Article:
The Manslayer/The Virgin/The Shadow: The tragic triple
- Sulev Keedus returns with another exploration of the human condition, premiering in the Competition of the Tallinn Black Nights Film Festival
Estonia’s most seasoned arthouse director, Sulev Keedus, is presenting his new film, The Manslayer/The Virgin/The Shadow [+see also:
interview: Rea Lest
film profile], in the form of three novellas set during different significant periods in Estonian history. Its premiere is being hosted by the Competition of the Tallinn Black Nights Film Festival.
Three women have to overcome their respective hardships and show integrity in the face of turpitude. Maara is being forced to get married against her will in The Manslayer, set in the 19th century. In The Virgin, Ingrian Elina faces the same tough choice – the possibility of an unwanted marriage – if she wants to escape the deportation of Ingrians to Siberia in the 1950s. Finally, Luna Lee runs away from home in the third short story, The Shadow, in order to make sense of the chaotic modern life around her and to find out if there’s anything left out there to hold on to.
All three women are played by young up-and-coming actress Rea Lest, who has starred in a succession of new Estonian features and become one of the defining faces of her generation of actors. The casting of Lest to personify all three of these symbolic women in time creates a thread that binds together these three stories from different eras.
As with all omnibus films, there is a certain degree of unevenness in terms of both quality and tone. The first two novellas are similar, and manage to be wistful and emotionally expressive at the same time. In light of the recent wave of feminist revisionism, Keedus’ latest seems to imply that women have been grossly mistreated throughout history, and we owe a lot to their struggle to maintain some form of acceptable existence. In The Manslayer and The Virgin, Lest demonstrates quiet control even in the wildest moments. The third novella, which takes place in the present day – The Shadow – veers suddenly towards the surreal and could be viewed as a revisiting of the mood depicted in his last feature, Letters to Angel, where a man, lost for years at war, finally returns home only to see that the world has moved on and he cannot make sense of it any longer. The Shadow introduces a flurry of characters, most of them acting irrationally, creating a sense of confusion on both the visual and the narrative levels. Keedus has confessed that he feels out of sync with the modern day, where the truth has become fragmented and manifold. The crucial scene in The Shadow, where the old man, Heino (Evald Aavik), walks into the sea, could be seen as a quiet, dignified surrender.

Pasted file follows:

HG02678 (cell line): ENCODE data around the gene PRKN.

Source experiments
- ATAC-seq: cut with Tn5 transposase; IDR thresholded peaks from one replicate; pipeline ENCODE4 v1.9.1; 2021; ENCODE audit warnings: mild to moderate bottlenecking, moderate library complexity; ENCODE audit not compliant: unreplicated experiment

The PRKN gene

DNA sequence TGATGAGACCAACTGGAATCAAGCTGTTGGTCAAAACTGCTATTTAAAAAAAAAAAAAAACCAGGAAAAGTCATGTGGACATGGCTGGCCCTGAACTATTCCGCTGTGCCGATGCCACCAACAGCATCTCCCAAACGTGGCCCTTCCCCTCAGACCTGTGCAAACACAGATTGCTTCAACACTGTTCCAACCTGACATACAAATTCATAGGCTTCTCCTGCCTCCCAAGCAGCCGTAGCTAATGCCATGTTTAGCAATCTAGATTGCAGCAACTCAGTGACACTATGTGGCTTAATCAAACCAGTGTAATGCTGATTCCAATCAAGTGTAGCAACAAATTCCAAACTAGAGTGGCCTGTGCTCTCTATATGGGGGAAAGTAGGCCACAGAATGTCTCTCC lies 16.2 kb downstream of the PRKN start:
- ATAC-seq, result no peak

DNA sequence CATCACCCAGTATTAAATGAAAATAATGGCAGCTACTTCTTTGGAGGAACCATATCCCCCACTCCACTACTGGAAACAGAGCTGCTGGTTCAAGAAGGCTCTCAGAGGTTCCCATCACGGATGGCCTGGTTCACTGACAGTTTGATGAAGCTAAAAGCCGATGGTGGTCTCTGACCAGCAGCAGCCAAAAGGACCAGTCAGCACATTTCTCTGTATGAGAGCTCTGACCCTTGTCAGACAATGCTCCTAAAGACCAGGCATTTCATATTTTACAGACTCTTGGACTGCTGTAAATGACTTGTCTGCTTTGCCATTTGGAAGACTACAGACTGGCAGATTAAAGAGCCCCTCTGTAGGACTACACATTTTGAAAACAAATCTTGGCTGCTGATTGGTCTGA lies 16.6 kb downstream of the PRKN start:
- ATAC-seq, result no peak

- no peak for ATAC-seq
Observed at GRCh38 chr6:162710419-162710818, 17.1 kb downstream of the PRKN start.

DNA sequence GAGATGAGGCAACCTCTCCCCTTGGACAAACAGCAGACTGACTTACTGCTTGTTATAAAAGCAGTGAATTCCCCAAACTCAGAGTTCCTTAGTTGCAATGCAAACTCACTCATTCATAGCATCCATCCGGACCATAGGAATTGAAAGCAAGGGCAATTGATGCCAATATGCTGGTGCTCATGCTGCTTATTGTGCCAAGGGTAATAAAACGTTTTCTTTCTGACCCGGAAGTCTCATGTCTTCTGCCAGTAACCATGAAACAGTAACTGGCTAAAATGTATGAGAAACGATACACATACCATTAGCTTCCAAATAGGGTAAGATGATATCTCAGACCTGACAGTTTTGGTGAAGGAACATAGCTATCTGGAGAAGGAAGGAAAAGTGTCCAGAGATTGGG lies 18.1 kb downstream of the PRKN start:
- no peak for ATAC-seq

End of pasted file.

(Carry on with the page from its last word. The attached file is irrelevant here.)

The Manslayer/The Virgin/The Shadow plays a little bit like a composite of familiar tropes from Estonian cinema. The Manslayer brings to mind November [+see also:
interview: Rea Lest
film profile]’s rural dirt, and The Virgin evokes the stifling atmosphere of the 1950s, as seen in The Fencer [+see also:
interview: Ivo Felt
film profile]. While not exactly a return to Keedus’ seminal early works, like Georgica and Somnambulance, The Manslayer/The Virgin/The Shadow offers an intriguing, if slightly disorientating, film experience.
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